HAWAII (HawaiiNewsNow) - The annual Perseid meteor shower will light up the sky on Sunday, and it's expected to be one of the biggest stargazing events of the year.
The cosmic light show happens once a year in August, and stargazers can expect to see about 60 to 80 meteors per hour, according to astronomers.
The meteor shower's peak will be visible late Sunday night into early Monday morning.
"All of these meteor showers are the Earth passing through the debris left behind by a comet earlier," said Roy Gal, associate astronomer with the Institute of Astronomy at the University of Hawaii at Manoa.
"The Perseids come from a comet called 'Swift Tuttle', named after the people who discovered it, and it's actually the biggest comet that regularly passes by the Earth," Gal said.
Gal suggests that starry-eyed hopefuls view the meteor shower in dark places with low cloud coverage like Makapuu or Sandy's Beach.
Forecasters with the National Weather Service say that spectators should be able to get a good view of the galactic display due to the low cloud coverage predicted for the night.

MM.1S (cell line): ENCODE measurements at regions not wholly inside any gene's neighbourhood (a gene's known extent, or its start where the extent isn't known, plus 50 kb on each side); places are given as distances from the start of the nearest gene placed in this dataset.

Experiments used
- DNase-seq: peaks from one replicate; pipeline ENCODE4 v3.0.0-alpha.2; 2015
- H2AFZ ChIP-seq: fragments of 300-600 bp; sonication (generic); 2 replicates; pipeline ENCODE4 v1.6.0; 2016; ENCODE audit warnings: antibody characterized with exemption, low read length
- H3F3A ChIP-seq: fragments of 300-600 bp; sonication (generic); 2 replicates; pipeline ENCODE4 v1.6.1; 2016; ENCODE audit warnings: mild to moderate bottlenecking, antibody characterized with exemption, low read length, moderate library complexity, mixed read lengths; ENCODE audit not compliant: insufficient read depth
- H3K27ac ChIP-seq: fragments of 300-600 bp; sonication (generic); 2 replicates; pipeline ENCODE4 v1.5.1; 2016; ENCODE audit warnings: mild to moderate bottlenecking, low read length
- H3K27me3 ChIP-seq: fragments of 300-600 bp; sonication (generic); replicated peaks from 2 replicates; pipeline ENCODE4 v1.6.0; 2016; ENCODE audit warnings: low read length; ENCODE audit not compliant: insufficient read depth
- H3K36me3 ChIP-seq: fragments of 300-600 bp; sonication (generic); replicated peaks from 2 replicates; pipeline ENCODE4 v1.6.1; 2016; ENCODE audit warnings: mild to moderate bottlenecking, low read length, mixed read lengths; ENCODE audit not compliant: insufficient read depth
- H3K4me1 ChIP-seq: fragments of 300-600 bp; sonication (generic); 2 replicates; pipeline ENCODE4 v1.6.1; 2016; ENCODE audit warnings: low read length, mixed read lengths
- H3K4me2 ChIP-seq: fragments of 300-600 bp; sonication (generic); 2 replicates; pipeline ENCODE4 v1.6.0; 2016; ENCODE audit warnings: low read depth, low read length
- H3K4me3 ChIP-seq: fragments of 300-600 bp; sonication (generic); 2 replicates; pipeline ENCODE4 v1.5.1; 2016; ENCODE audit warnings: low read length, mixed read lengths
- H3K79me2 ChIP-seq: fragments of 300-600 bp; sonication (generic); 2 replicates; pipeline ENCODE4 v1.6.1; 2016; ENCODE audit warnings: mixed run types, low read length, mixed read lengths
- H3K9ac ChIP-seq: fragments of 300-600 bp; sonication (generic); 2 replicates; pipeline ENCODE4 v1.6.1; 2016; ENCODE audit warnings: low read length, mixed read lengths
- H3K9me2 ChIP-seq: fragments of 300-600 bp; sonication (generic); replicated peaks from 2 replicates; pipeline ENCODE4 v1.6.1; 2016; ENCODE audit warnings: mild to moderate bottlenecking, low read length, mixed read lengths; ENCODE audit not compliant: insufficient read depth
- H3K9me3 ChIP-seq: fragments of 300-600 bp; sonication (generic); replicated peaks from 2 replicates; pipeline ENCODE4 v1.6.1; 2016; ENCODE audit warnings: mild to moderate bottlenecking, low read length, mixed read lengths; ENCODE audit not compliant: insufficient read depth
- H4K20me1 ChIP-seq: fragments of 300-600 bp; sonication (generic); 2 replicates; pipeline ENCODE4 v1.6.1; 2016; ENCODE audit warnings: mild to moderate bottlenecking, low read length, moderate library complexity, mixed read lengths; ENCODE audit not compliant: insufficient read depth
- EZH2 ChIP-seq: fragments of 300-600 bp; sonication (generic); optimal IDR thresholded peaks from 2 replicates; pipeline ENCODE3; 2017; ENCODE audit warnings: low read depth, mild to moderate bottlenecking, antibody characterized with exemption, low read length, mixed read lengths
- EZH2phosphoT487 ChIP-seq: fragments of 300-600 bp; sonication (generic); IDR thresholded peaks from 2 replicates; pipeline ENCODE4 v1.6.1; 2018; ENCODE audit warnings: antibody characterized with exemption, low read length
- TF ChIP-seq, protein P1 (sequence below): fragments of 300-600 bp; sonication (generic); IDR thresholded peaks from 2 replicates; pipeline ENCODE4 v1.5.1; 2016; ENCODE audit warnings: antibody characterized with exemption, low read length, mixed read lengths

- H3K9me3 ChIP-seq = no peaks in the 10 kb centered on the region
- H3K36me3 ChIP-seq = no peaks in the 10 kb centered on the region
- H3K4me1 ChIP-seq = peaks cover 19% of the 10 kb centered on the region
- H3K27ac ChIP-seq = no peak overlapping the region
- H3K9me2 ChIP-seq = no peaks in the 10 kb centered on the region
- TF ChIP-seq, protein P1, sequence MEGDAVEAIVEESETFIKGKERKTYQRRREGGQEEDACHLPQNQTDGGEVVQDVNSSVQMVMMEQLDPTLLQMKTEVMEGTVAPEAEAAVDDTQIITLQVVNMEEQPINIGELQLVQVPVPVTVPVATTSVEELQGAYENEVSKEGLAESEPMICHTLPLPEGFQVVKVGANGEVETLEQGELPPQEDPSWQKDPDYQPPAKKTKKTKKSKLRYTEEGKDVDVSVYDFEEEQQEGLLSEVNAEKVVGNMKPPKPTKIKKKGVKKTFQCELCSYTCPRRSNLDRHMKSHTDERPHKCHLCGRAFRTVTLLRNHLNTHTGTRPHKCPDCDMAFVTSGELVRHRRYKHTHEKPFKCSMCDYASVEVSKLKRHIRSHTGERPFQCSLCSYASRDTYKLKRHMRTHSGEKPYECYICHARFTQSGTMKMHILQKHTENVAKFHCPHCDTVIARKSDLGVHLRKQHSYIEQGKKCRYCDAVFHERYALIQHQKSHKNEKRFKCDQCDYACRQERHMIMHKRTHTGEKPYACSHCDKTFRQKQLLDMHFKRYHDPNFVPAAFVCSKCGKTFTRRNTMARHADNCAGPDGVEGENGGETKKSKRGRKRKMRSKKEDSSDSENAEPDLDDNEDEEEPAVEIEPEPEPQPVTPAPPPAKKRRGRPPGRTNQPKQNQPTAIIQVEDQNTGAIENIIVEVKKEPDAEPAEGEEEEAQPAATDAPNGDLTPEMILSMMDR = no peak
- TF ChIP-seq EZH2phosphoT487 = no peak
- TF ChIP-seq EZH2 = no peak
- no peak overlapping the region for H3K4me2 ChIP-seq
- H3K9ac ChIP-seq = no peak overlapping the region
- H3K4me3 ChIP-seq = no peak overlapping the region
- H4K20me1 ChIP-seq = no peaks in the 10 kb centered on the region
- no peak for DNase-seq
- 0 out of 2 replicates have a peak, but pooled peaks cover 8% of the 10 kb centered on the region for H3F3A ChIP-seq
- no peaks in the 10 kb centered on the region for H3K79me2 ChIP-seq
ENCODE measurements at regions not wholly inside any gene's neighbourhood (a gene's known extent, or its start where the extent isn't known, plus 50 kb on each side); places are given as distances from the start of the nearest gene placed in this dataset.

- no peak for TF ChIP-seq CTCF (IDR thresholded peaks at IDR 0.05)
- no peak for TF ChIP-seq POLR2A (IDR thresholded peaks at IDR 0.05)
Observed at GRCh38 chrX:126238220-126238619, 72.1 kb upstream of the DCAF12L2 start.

The Perseids were called the "Tears of St. Lawrence" in medieval Europe because they occur around the anniversary of the death of Laurentius, a Christian deacon who was martyred by Valerian, a Roman emperor, in the year 258 A.D.
Stargazers who want to see the show without risking mosquito bites can also watch the meteor shower on a live stream here.
Chinese astronomers are credited with the being the first to record an observation of the meteor shower back in 36 A.D.